Reads for International Holocaust Remembrance Day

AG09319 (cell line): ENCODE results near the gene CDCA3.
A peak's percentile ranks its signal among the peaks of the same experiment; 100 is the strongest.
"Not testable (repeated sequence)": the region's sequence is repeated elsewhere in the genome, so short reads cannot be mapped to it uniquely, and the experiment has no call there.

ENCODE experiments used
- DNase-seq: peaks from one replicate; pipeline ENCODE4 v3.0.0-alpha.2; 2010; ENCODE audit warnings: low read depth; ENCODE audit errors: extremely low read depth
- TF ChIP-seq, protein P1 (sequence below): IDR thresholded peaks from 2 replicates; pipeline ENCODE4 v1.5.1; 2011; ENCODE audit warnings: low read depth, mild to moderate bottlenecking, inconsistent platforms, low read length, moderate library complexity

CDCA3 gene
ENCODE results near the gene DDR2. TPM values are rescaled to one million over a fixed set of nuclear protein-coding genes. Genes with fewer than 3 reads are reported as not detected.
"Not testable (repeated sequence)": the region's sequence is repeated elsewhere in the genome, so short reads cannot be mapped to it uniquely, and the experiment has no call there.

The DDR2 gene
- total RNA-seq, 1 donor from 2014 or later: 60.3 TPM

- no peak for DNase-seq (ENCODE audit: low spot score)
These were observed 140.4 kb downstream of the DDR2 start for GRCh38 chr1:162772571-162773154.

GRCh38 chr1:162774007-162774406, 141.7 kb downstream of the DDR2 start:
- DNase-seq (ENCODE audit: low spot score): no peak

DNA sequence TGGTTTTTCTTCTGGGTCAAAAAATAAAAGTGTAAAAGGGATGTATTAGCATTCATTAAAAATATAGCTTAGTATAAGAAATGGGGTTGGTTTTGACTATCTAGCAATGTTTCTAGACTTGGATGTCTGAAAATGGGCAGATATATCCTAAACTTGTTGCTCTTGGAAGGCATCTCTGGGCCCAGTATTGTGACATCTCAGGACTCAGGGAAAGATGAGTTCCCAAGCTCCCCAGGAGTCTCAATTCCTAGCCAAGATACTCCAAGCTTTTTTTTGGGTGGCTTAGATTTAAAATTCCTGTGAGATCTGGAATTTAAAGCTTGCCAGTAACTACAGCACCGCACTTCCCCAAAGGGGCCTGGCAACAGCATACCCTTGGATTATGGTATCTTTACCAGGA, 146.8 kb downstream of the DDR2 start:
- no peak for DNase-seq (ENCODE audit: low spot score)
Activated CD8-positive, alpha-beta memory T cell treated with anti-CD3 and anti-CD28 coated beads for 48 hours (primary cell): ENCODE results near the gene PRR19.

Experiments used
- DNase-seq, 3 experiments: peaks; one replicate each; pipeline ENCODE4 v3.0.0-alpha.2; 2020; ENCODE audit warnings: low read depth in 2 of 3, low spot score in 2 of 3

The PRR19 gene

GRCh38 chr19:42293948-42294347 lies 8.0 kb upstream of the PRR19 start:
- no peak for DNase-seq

The United Nations General Assembly designated January 27—the anniversary of the liberation of Auschwitz-Birkenau—as International Holocaust Remembrance Day.  It is a day to honor the six million Jewish victims of the Holocaust and millions of other victims of Nazism. Here are some recent books on the subject available to borrow with your library card,  including inspirational survivor narratives and biographies to help commemorate the observance. (Note: All Descriptions are taken from the publishers) America And The Holocaust : A Documentary History by Rafael Medoff The first comprehensive volume to teach about America’s response to the Holocaust through visual media, America and the Holocaust: A Documentary History explores the complex subject through the lens of 100 important documents that help illuminate and amplify key episodes and issues. The Auschwitz Photographer : The Forgotten Story Of The WWII Prisoner Who Documented Thousands Of Lost Souls by Luca Crippa A hauntingly true story of a man who made sure the world couldn’t turn a blind eye to the Holocaust– Wilhelm Brasse, the photographer, who immortalized the horrific atrocities we should, and must, never forget. The Betrayal Of Anne Frank : A Cold Case Investigation by Rosemary Sullivan Using a new technology, recently discovered documents, and sophisticated investigative techniques, a retired FBI agent and a cold case team painstakingly pieced together the months leading to the infamous arrest of Anne Frank and her family–and came to a shocking conclusion. The Boy Who Drew Auschwitz : A Powerful True Story Of Hope And Survival by Thomas Geve In this unique living testimony, illustrated with nearly 80 color illustrations, a Holocaust survivor shares his experiences to honor the millions, including his friends, whose voices were silenced during the dark days of World War II. Come To This Court & Cry : How The Holocaust Ends by Linda Kinstler Investigating the death of Herberts Cukurs, a fugitive Nazi from Latvia who had served in her grandfather’s unit, and modern efforts to exonerate him for his past actions, the author explores both her family story and the legacy of the post-Holocaust era in Europe, and how that legacy extends into the present. The Daughter Of Auschwitz : My Story Of Resilience, Survival And Hope  by Tova Friedman and Malcolm Brabant  A powerful memoir by one of the youngest survivors of Auschwitz, Tova Friedman, following her childhood growing up during the Holocaust and surviving a string of near-death experiences in a Jewish ghetto, a Nazi labor camp, and Auschwitz. The Dressmakers Of Auschwitz : The True Story Of The Women Who Sewed To Survive by Lucy Adlington Drawing on a vast array of sources, including interviews with the last surviving seamstress, this powerful book tells the story of the brave women who used their sewing skills to survive the Holocaust, exposing the greed, cruelty and hypocrisy of the Third Reich. The Escape Artist : The Man Who Broke Out Of Auschwitz To Warn The World by Jonathan Freedland Freedland tells the incredible story of Rudolf Vrba–the first Jew to break out of Auschwitz, a man determined to warn the world and pass on a truth too few were willing to hear–elevating him to his rightful place in the annals of World War II alongside Anne Frank, Primo Levi, and Oskar Schindler and casting a new light on the Holocaust and its aftermath. Escape From The Ghetto : A Story Of Survival And Resilience In World War II by Chaim Herszman (as told to his son, John Carr) In early 1940 Chaim Herszman was locked into the Lódz Ghetto in Poland. Hungry, fearless, and determined, Chaim goes on scavenging missions outside the wire fence–where one day he is forced to kill a Nazi guard to protect his secret. That moment changes the course of his life and sets him on an unbelievable adventure across enemy lines. The Happiest Man On Earth : The Beautiful Life Of An Auschwitz Survivor by Eddie Jaku In this uplifting memoir, a Holocaust survivor pays tribute to those who were lost by telling his story, sharing his wisdom, and living his best possible life. Into The Forest : A Holocaust Story Of Survival, Triumph, and Love by Rebecca Frankel During the first ghetto massacre, Miriam Rabinowitz rescued a young boy named Philip by pretending he was her son. Nearly a decade later, a chance encounter at a wedding in Brooklyn would lead Philip to find the woman who saved him. And to discover her daughter Ruth was the love of his life. From a little-known chapter of Holocaust history, one family’s inspiring true story. Lily’s Promise : Holding On To Hope Through Auschwitz And Beyond–A Story For All Generations by Lily Ebert A ninety-eight-year-old Holocaust survivor–and TikTok sensation thanks to her great-grandson–relays the details of her harrowing experiences at Auschwitz and how, after losing so much, she was able to build a new life for her family and herself. One Hundred Saturdays : Stella Levi And The Search For A Lost World by Michael Frank The remarkable story of ninety-nine-year-old Stella Levi whose conversations with the writer Michael Frank over the course of six years bring to life the vibrant world of Jewish Rhodes, the deportation to Auschwitz that extinguished ninety percent of her community, and the resilience and wisdom of the woman who lived to tell the tale. The School That Escaped The Nazis : The True Story Of The Schoolteacher Who Defied Hitler by Deborah Cadbury Featuring moving firsthand testimony from surviving pupils, and drawing from letters, diaries, and present-day interviews, The School that Escaped the Nazis is a dramatic human tale that offers a unique perspective on Nazi persecution and the Holocaust. It is also the story of one woman’s refusal to allow her belief in a better world to be overtaken by hatred and violence. Shmuel’s Bridge : Following The Tracks To Auschwitz With My Survivor Father by Jason Sommer A memoir recounting the author’s trip with his survivor father to Eastern Europe to locate the bridge where his uncle was killed